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Growth in Cuban economy will come in at 3.1 percent this year, slightly less than the government's forecast of 3.4 percent as market-oriented reforms aimed at stimulating the state-dominated economy continue to perform below expectations.

A summary of a Council of Ministers meeting on Friday, and published Monday by the Communist Party daily, Granma, blamed a poor performance by the construction sector for the economy's failure to meet the government's growth target.

"The growth expected will not be reached fundamentally due to construction, which did not meet its plan," Economy Minister Adel Yzquierdo was quoted as saying at the meeting.

The article said agriculture had also underperformed.

However, austerity measures and their impact on social services also appeared partly to blame.

President Raul Castro began to reform the Soviet-style economy after taking over for his ailing brother, Fidel, in 2008. He has slashed imports by 37.5 percent as his government has struggled to pay its bills while trying to spur economic growth.

Cuba is reducing the state's administration of the retail sector in favor of small businesses and cooperatives, and is leasing vast tracks of fallow land to would-be farmers.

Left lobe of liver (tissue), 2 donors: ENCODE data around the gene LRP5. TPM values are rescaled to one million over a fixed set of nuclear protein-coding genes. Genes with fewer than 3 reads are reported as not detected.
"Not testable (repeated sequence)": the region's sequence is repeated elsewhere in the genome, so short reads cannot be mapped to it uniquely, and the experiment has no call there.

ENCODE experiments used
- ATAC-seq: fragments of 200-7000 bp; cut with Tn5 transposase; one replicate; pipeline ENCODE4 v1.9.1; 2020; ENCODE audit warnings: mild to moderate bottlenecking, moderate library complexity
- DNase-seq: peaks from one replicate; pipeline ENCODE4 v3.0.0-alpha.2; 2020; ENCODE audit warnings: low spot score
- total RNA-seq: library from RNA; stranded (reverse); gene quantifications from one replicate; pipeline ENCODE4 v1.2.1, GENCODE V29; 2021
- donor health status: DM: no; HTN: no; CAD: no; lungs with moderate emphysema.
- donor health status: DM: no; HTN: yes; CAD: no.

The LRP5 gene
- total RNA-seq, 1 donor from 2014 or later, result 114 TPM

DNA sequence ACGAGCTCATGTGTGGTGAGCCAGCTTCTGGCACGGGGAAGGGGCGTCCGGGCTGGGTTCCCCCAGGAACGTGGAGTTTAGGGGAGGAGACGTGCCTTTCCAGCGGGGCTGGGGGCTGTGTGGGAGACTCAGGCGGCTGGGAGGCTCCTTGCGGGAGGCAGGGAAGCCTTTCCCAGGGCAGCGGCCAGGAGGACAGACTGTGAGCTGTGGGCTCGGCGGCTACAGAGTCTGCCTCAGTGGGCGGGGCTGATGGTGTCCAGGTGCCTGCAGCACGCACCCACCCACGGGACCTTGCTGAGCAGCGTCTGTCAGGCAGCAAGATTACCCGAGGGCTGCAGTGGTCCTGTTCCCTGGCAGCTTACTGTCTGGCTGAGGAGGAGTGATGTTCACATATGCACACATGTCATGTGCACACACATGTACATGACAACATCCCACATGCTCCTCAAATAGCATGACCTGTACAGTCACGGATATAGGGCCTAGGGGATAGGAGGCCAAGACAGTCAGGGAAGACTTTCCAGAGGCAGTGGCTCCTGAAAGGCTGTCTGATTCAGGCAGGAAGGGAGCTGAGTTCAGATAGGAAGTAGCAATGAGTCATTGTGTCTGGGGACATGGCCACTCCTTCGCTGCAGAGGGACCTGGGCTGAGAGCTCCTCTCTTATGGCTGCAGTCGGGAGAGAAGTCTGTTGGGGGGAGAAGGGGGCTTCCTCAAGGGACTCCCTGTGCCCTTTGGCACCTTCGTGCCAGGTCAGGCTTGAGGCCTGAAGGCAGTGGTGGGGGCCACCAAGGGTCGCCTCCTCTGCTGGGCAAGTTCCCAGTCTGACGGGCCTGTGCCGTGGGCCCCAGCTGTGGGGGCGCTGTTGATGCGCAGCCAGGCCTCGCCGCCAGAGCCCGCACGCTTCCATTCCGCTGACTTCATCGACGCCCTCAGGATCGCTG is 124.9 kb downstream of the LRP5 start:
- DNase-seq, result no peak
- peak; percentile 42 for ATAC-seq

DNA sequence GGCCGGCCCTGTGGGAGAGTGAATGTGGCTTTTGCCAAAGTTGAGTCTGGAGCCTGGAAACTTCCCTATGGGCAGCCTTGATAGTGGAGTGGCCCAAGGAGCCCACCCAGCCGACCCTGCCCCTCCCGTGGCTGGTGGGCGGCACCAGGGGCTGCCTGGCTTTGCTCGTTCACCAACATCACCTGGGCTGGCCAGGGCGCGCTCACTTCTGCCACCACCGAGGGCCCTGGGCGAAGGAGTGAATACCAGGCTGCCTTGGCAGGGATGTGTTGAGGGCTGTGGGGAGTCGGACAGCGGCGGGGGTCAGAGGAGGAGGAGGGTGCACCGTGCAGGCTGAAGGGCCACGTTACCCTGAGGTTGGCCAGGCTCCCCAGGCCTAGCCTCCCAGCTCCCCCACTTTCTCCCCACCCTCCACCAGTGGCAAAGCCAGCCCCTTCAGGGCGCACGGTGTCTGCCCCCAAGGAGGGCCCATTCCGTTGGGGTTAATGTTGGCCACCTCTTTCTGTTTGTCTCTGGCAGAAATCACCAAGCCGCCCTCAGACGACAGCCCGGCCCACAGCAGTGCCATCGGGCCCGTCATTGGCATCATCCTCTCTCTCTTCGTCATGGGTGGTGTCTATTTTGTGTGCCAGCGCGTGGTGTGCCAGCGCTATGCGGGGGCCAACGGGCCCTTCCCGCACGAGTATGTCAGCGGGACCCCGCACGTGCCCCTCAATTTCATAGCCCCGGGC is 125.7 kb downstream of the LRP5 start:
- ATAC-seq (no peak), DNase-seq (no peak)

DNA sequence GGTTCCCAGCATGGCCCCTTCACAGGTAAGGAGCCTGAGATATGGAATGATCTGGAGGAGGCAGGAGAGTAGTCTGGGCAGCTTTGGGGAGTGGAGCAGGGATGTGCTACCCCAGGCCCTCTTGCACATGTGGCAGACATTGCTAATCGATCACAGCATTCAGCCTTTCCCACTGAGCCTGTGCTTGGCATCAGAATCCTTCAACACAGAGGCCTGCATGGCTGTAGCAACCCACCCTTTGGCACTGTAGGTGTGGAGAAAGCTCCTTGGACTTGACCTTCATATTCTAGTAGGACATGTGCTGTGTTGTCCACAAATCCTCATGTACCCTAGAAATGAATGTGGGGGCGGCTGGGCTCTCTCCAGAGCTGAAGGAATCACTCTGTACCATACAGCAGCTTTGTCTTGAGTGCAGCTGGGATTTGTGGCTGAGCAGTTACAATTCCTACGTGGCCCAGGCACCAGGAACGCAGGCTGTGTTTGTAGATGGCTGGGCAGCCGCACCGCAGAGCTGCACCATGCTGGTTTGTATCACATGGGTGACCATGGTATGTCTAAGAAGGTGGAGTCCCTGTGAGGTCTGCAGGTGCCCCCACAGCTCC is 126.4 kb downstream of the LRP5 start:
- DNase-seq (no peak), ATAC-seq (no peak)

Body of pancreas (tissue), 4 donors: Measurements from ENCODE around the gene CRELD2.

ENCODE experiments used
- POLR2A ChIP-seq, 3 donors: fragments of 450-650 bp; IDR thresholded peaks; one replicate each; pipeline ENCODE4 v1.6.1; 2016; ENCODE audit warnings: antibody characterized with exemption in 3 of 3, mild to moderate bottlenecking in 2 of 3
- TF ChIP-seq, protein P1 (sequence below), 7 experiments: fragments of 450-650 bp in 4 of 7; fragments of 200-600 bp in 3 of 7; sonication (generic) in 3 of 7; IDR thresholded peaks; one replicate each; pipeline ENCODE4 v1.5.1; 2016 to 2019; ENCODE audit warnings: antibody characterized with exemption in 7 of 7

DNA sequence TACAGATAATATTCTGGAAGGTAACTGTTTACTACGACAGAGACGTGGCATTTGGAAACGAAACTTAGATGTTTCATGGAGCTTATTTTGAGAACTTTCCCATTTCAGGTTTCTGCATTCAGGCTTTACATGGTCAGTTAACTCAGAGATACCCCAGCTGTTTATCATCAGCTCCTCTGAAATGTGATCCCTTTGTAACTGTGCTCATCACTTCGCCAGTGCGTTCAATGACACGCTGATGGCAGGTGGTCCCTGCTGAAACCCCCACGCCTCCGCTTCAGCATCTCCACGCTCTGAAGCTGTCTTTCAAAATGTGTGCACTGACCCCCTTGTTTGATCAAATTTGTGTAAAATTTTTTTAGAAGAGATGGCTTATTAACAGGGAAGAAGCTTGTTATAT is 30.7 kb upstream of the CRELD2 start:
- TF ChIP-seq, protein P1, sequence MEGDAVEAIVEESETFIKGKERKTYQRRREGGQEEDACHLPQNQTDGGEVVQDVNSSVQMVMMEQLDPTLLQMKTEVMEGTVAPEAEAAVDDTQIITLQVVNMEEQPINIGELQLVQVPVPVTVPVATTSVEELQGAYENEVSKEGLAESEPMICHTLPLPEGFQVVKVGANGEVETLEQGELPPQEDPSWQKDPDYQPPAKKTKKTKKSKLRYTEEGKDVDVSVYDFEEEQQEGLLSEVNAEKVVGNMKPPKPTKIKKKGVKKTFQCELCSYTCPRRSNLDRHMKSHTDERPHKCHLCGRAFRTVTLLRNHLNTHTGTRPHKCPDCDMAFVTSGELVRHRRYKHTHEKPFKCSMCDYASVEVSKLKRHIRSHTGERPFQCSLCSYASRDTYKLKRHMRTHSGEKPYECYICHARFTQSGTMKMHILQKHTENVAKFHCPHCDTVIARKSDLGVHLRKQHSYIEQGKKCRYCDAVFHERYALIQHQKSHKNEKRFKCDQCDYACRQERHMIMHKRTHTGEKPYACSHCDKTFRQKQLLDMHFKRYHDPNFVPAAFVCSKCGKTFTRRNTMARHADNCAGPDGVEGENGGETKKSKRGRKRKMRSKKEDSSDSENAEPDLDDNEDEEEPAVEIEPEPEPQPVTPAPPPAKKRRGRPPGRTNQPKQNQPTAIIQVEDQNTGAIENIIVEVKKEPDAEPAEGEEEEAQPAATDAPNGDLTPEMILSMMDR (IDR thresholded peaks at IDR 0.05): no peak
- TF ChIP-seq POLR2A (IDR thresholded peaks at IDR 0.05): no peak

The government wants to cut 20 percent of the 5 million strong state labor force, which accounts for around 85 percent of all workers, and move them into "non-state" jobs in retail services and food production.

The country registered $2 billion surpluses for each of 2009 and 2010 in its current account, which measures the inflow and outflow of foreign exchange, reversing a $500 million deficit in 2008.

No information was available for 2011, but local economists said the positive trend continued even as official statistics revealed steep cuts in social services.

Cuba's unique formula for calculating economic growth includes estimates of the worth of free health and education.

Granma said social services remained at 2011 levels, but then quoted Izquierdo as stating, "the rest of the economy grew 4.5 percent, which is in line with our policy of increasing material production and guaranteeing social services with greater efficiency."

Growth was 2.7 percent in 2011, compared with the government's 3 percent forecast, while plans call for the economy to grow 3.7 percent in 2013, Granma reported.

The government had hoped that by 2013 the economy would be growing by at least 5 percent as market-oriented reforms kicked in, Communist Party sources said.

Local economists say the economy must grow by more than 5 percent to overcome the damage wrought by the years of crisis that followed the demise of Cuba's former benefactor, the Soviet Union.

Source: Reuters

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